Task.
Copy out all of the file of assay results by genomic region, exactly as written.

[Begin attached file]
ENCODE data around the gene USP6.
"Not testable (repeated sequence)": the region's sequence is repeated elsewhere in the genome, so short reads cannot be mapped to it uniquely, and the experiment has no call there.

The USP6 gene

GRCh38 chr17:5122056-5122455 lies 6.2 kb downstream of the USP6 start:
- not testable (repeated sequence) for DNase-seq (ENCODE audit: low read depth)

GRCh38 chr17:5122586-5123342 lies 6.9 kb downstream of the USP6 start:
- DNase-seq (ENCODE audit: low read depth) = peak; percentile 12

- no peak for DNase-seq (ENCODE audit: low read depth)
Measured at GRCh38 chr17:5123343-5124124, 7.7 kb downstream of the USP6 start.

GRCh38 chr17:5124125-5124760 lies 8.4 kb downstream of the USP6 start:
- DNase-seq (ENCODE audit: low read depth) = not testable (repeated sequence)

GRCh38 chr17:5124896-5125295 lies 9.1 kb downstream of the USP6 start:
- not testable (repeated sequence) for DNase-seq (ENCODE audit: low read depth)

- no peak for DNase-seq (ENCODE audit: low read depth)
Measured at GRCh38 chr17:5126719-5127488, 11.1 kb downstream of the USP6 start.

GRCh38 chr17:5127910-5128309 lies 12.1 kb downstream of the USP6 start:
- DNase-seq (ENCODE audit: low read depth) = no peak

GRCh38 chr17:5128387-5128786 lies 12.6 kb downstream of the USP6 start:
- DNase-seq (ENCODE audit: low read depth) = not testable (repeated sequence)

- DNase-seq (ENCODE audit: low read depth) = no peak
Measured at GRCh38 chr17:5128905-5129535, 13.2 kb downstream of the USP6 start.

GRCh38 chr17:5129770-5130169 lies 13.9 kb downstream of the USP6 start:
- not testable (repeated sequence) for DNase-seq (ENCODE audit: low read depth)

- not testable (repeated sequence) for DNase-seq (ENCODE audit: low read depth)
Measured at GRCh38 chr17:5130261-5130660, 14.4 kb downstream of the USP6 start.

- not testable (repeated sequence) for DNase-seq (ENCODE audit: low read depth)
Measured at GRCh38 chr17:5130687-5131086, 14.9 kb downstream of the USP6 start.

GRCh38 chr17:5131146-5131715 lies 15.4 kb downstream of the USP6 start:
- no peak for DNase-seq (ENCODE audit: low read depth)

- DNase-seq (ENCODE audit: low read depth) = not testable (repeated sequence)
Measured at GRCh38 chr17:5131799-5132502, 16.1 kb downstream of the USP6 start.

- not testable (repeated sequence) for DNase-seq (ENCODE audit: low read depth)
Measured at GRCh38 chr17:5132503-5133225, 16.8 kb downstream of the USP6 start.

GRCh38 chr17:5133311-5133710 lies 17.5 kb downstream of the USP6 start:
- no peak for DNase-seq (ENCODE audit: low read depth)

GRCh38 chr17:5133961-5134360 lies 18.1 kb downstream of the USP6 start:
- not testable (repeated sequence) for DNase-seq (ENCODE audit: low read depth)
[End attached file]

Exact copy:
ENCODE data around the gene USP6.
"Not testable (repeated sequence)": the region's sequence is repeated elsewhere in the genome, so short reads cannot be mapped to it uniquely, and the experiment has no call there.

The USP6 gene

GRCh38 chr17:5122056-5122455 lies 6.2 kb downstream of the USP6 start:
- not testable (repeated sequence) for DNase-seq (ENCODE audit: low read depth)

GRCh38 chr17:5122586-5123342 lies 6.9 kb downstream of the USP6 start:
- DNase-seq (ENCODE audit: low read depth) = peak; percentile 12

- no peak for DNase-seq (ENCODE audit: low read depth)
Measured at GRCh38 chr17:5123343-5124124, 7.7 kb downstream of the USP6 start.

GRCh38 chr17:5124125-5124760 lies 8.4 kb downstream of the USP6 start:
- DNase-seq (ENCODE audit: low read depth) = not testable (repeated sequence)

GRCh38 chr17:5124896-5125295 lies 9.1 kb downstream of the USP6 start:
- not testable (repeated sequence) for DNase-seq (ENCODE audit: low read depth)

- no peak for DNase-seq (ENCODE audit: low read depth)
Measured at GRCh38 chr17:5126719-5127488, 11.1 kb downstream of the USP6 start.

GRCh38 chr17:5127910-5128309 lies 12.1 kb downstream of the USP6 start:
- DNase-seq (ENCODE audit: low read depth) = no peak

GRCh38 chr17:5128387-5128786 lies 12.6 kb downstream of the USP6 start:
- DNase-seq (ENCODE audit: low read depth) = not testable (repeated sequence)

- DNase-seq (ENCODE audit: low read depth) = no peak
Measured at GRCh38 chr17:5128905-5129535, 13.2 kb downstream of the USP6 start.

GRCh38 chr17:5129770-5130169 lies 13.9 kb downstream of the USP6 start:
- not testable (repeated sequence) for DNase-seq (ENCODE audit: low read depth)

- not testable (repeated sequence) for DNase-seq (ENCODE audit: low read depth)
Measured at GRCh38 chr17:5130261-5130660, 14.4 kb downstream of the USP6 start.

- not testable (repeated sequence) for DNase-seq (ENCODE audit: low read depth)
Measured at GRCh38 chr17:5130687-5131086, 14.9 kb downstream of the USP6 start.

GRCh38 chr17:5131146-5131715 lies 15.4 kb downstream of the USP6 start:
- no peak for DNase-seq (ENCODE audit: low read depth)

- DNase-seq (ENCODE audit: low read depth) = not testable (repeated sequence)
Measured at GRCh38 chr17:5131799-5132502, 16.1 kb downstream of the USP6 start.

- not testable (repeated sequence) for DNase-seq (ENCODE audit: low read depth)
Measured at GRCh38 chr17:5132503-5133225, 16.8 kb downstream of the USP6 start.

GRCh38 chr17:5133311-5133710 lies 17.5 kb downstream of the USP6 start:
- no peak for DNase-seq (ENCODE audit: low read depth)

GRCh38 chr17:5133961-5134360 lies 18.1 kb downstream of the USP6 start:
- not testable (repeated sequence) for DNase-seq (ENCODE audit: low read depth)